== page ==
Lady Jane Grey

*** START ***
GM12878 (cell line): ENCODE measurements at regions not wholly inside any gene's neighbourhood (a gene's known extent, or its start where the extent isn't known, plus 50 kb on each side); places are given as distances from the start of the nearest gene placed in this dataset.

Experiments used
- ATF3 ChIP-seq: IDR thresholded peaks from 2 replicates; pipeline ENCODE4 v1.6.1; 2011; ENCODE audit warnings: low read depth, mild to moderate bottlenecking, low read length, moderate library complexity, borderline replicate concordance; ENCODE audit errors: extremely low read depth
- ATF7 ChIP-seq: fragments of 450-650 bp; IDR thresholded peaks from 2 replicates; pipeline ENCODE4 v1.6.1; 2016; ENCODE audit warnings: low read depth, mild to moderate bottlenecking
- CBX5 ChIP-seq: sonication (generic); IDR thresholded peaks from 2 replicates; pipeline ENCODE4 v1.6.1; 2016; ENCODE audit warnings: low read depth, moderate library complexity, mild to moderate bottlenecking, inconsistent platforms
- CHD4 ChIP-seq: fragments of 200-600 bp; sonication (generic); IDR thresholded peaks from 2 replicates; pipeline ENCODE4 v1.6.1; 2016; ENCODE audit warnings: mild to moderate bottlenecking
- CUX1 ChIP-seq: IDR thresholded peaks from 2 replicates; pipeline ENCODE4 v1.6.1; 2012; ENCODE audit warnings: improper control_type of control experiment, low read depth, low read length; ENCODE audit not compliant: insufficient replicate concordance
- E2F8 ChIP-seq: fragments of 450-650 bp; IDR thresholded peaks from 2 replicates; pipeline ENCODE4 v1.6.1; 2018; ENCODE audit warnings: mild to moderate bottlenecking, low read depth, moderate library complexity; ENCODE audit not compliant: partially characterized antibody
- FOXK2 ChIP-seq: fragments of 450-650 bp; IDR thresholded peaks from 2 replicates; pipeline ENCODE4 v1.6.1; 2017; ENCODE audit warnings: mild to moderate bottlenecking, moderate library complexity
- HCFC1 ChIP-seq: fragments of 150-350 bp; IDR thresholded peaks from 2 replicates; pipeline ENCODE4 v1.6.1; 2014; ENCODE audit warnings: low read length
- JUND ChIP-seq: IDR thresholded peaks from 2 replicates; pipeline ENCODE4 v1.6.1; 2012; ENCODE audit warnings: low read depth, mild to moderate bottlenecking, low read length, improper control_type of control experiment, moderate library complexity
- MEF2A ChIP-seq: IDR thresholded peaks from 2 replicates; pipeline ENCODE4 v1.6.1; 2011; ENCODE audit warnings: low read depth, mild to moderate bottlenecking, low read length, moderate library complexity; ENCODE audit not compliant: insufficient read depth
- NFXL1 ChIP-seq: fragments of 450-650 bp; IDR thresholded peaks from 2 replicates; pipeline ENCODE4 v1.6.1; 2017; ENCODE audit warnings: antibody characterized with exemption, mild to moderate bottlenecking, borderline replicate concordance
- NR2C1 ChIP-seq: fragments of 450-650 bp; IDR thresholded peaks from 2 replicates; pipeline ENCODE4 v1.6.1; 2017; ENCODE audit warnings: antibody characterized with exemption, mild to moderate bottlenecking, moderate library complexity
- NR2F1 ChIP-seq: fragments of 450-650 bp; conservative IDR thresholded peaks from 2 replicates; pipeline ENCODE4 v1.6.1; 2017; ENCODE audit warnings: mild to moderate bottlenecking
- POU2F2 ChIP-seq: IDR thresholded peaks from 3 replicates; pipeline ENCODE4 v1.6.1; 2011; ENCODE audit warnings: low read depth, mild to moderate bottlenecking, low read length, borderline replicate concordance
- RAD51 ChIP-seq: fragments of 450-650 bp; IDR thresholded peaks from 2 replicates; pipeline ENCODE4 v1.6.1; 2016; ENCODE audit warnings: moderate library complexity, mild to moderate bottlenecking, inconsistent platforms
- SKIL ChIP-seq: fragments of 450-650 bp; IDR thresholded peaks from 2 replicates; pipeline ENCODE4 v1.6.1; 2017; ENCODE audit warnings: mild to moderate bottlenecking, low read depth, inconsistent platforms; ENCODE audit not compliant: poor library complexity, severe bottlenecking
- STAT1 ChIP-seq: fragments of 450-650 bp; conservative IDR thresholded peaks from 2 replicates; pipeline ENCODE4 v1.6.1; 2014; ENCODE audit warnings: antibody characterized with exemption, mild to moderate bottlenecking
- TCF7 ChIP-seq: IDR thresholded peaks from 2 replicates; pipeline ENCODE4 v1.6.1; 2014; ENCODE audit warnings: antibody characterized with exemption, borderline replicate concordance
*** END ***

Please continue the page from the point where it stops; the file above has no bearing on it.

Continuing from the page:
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Lady Jane GreyLady Jane Grey place of birth was in Leicester, England in October 1537. Lady Janes life was beginning with an optimistic outlook and high intentions but was cut short in a tragic way, provoked by the ardor of her father and the religious acrimony she grew up learning. As one of several surviving descendants of Henry VII, Grey was named the successor to her cousin King Edward VI during a mostly underhanded competition for the throne based on religion. She was dethroned by Mary Tudor on July 19, 1553 nine days after accepting the crown making her the shortest prevailing queen in history. Sadly, Grey was beheaded in London on February 12, 1554. Lady Jane Grey was also known as Lady Jane Dudley. She was the ostensible monarch of England for a little over one week before she was usurped. She reluctantly accepted the crown at age 15 by unethical politicians namely her father and her father in law, who were hungry for the power of the monarchs, led her to consecutive execution by Mary Tudor. Mary killed her cousin to become queen as she felt the Title was unfairly taken from her this was mostly because of the actions of John Dudley, Duke of Northumberland. He was "fiercely Protestant" and approved of Lady Jane for similar reasons "I ground my faith upon God's word, and not upon the church "she announced. As it was without doubt King Edward would die he secretly arranged for Lady Jane to become the next queen. He was "desperate to prevent the throne from passing to Edward’s half-sister, Mary Tudor, a devout Catholic"so, he tricks King Edward who was slowly dying from tuberculosis and was unlikely to recover to arrange Lady Jane to become his heir as "Her Protestantism, which was extreme, made her the natural candidate for the throne". The reason why the public favored Grey coronation was because when Henry had divorced Catherine, declaring his marriage null because she was the former wife of his deceased brother , in a scandel to remarry,this caused Mary to be deemed illegitimate in the eyes of the court and thus unfit for the crown. Lady Jane was very upset to take the title and was very vocal in her reluctance to become queen stating "The crown is not my right, and pleaseth me not. The Lady Mary is the rightful heir". She was ignored and pressured into becoming queen."Beautiful and intelligent, she reluctantly allowed herself at age 15 to be put on the throne by unscrupulous politicians"It is somewhat comical that Dudley after arranging for Grey to become Queen he forces her into an arranged marriage with his son Lord Guildford Dudley. Jane had protested the marriage in a very defiant act for the time but was persuaded by ‘the urgency of her mother and the violence of her father’in other words, persuaded by verbal abuse from her mother and physical abuse from her father that was not uncouth for the time. The wedding took place on May 25, 1553, in the London home of the Northumberland's. The event was a triple wedding with not only Jane's marriage, but the marriage of her younger sister Katherine to Lord Herbert, and finally the marriage of Catherine Dudley, daughter of the Northumberland's to Lord Hastings, son of the Earl of Huntingdon. The event was so rushed that the dresses and suits for the weddings had to be borrowed. Jane wore a stunning lace dress of gold and silver designed with diamonds and pearls. She was only 15 when she became a wife and queen. Although some sources stated she learned to love her Husband who was "scarcely twenty years of age, tall and graceful, and quite handsome.". She disliked her husband's family stating that her father-in-law had “brought me and our stock in most miserable calamity and misery by his exceeding ambition". When Edward died Grey had been married to Guildford Dudley for almost six weeks. She disliked her in-laws more than she disliked her parents so, immediately after the marriage, returned to Suffolk Place at Westminster. She then moved to her parents’ new residence in London. Dudley’s wife, the duchess of Northumberland and Jane’s mother-in-law, was not happy with this arrangement. She informed the Greys that Edward VI was dying, and Jane had been made heir to his throne. This prompted her to return and leave behind her much beloved home. While Greys rule was encouraged at the beginning of her reign Public support for Jane’s rule evaporated when it was learned that the unpopular Dudley was behind her coronation She named her husband a duke instead of King as people hated the house of Dudley and she tried to appease them despite how King Edward had favored them.Unfortunately, Jane’s father, Henry Grey, was a huge factor that contributed to her fate and that of her husband when he joined Sir Thomas Wyatt’s insurrection against Mary after she announced, in September 1553, that she intended to marry Philip II of Spain. It didn’t help her cause when Grey condemned Mary’s reintroduction of the Catholic Mass to the Church. Mary had given Grey the chance to escape death by changing her faith to Catholicism. When Mary’s forces suppressed the revolution, she decided it best to eliminate all opponents. Mary was eager to begin her reign by demonstrating mercy, and by the middle of August she had intimated to those at court that she “could not be induced to consent that she [Jane] should die”. Not only was Jane one of her few remaining kin, Mary was also acutely conscious of Jane’s obvious youth and the fact that she had been manipulated by the Duke of Northumberland, as this seemed the only plausible explanation for his interference with the Late King and Greys marriage. There was no clemency for the Duke of Northumberland, and on the 22 of August he was beheaded before Mary.The early morning of 13 November, Mr. Dudley and his young wife were escorted by a group of armed guards from the Tower they were imprisoned in to Guildhall for their trail. At their arrival at Guildhall, the prisoners were led to the Great Hall, where their tribunal was held in a room full of spectators and witness. An assemblage of Mary’s mainstays had been appointed to oversee the transactions of the court, headed by the Duke of Norfolk. The queen had commanded those who sat in judgment to “apply yourself diligently” to the task, and to ensure that justice prevailed.The charges against Jane were read out, and the evidence was laid before the court: Jane had “falsely and treacherously” accepted the crown of England and acknowledged herself as “Jane the Queen”, thereby depriving Mary of “her royal status, title, order and power of her kingdom of England”. In so doing, she had committed high treason.Jane soon became the center of attention within the court as those in the court waited to hear how she would plead against these accusations. She wasted no the confirming the thoughts of everyone present: “Guilty.” This one word placed Jane “at the mercy of the queen” and, as such, the court’s verdict was a foregone conclusion: Jane and her husband were found guilty of treason and condemned to die. For Jane, the sentence was that “on the order of the queen herself”, she should be “burned, or the head cut off, as it will then please the queen”.On the early morning of February 12, 1554, Jane observed from her tower window as her husband was sent to the headsman. Two hours subsequently she would meet the same demise. As she faced her death, she is believed to have stated "I do wash my hands in innocence, before God and the face of you, good Christian people this day" while she maintained a copied book of prayers from the works of Jerome, Ambrose, and Augustine, Protestants recognized the value of the writings of these men as very important but denied the fact that they are saints or prophets of the church."Father, although it hath pleased God to hasten my death by you, by whom my life should rather have been lengthened. "this was a statement in which Jane acknowledges that her father fastened the process of her death, but she venomously ref